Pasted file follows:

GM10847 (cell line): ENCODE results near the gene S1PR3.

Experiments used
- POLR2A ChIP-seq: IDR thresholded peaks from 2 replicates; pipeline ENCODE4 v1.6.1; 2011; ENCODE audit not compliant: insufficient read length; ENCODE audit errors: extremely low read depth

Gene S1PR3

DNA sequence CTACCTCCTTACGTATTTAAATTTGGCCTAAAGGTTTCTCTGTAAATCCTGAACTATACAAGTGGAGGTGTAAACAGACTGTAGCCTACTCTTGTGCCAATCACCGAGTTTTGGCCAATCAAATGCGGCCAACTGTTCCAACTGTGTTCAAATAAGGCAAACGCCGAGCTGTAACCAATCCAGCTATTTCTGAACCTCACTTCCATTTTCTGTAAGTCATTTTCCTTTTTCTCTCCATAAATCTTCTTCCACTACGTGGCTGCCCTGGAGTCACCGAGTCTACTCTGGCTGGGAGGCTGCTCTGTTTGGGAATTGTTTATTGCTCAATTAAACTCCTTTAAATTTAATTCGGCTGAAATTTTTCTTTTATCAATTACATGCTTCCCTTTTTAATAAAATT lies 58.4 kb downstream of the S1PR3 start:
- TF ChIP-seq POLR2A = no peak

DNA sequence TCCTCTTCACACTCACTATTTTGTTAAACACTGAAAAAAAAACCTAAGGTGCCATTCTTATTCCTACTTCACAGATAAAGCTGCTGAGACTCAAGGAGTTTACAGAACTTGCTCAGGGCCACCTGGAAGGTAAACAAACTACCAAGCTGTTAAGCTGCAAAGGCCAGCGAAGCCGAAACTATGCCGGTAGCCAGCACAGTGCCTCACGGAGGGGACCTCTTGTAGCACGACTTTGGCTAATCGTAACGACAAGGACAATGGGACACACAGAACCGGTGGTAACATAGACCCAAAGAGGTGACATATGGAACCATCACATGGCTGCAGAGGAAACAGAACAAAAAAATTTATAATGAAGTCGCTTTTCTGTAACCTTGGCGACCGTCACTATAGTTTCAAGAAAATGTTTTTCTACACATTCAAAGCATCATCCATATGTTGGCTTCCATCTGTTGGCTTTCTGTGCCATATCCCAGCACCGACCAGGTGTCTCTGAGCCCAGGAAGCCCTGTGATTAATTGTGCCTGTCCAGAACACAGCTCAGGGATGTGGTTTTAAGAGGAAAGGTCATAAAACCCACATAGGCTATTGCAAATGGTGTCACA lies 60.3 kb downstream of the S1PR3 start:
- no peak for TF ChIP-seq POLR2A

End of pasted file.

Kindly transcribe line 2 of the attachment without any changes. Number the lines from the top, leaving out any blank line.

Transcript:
Experiments used